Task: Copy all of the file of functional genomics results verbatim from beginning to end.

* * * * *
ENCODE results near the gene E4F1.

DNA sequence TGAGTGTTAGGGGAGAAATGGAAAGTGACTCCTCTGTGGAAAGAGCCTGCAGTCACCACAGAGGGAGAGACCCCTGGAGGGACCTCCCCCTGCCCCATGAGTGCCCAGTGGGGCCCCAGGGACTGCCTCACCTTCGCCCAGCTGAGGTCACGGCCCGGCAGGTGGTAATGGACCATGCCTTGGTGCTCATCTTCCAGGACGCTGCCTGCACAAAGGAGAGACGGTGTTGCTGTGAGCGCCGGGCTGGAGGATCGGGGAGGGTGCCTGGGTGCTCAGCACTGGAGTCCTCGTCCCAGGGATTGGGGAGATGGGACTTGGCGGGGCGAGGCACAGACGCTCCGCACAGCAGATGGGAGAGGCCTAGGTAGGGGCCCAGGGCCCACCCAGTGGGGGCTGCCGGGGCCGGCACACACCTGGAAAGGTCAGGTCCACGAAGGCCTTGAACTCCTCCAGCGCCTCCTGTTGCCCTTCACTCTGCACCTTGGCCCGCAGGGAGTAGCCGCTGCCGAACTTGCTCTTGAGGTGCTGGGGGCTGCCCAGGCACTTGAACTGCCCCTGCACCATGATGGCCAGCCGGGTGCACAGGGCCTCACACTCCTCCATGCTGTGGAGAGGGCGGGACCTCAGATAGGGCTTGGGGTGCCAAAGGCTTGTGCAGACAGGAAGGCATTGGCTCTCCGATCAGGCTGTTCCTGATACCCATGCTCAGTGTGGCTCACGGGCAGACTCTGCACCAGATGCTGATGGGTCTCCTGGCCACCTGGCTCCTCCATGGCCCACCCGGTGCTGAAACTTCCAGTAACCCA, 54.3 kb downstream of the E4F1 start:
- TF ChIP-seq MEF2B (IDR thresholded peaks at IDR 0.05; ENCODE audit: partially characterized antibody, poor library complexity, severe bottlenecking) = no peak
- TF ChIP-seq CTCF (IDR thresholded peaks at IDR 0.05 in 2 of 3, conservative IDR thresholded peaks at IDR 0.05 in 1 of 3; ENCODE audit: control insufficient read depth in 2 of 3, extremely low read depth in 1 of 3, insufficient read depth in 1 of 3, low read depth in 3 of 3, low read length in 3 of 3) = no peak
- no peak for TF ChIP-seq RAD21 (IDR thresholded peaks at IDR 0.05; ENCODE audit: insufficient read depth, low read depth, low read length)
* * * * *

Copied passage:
ENCODE results near the gene E4F1.

DNA sequence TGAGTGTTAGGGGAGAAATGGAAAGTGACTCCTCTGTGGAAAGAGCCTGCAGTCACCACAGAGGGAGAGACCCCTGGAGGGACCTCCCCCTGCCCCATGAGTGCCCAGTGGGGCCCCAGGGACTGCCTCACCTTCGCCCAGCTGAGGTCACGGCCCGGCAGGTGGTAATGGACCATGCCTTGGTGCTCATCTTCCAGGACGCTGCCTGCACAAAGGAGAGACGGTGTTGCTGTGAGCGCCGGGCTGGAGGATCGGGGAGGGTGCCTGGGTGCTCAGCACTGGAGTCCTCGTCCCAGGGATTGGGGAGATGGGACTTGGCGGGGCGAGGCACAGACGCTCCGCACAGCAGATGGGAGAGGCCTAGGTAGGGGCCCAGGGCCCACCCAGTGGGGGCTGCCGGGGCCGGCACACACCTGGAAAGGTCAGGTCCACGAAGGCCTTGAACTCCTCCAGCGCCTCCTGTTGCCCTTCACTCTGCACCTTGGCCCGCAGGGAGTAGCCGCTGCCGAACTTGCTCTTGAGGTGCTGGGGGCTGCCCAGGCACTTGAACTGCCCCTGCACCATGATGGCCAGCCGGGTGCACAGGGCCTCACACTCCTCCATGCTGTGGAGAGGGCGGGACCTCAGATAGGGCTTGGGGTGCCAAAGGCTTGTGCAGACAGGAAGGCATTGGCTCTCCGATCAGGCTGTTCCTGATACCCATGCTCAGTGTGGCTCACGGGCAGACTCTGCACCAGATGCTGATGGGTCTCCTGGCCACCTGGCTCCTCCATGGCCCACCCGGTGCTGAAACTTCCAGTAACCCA, 54.3 kb downstream of the E4F1 start:
- TF ChIP-seq MEF2B (IDR thresholded peaks at IDR 0.05; ENCODE audit: partially characterized antibody, poor library complexity, severe bottlenecking) = no peak
- TF ChIP-seq CTCF (IDR thresholded peaks at IDR 0.05 in 2 of 3, conservative IDR thresholded peaks at IDR 0.05 in 1 of 3; ENCODE audit: control insufficient read depth in 2 of 3, extremely low read depth in 1 of 3, insufficient read depth in 1 of 3, low read depth in 3 of 3, low read length in 3 of 3) = no peak
- no peak for TF ChIP-seq RAD21 (IDR thresholded peaks at IDR 0.05; ENCODE audit: insufficient read depth, low read depth, low read length)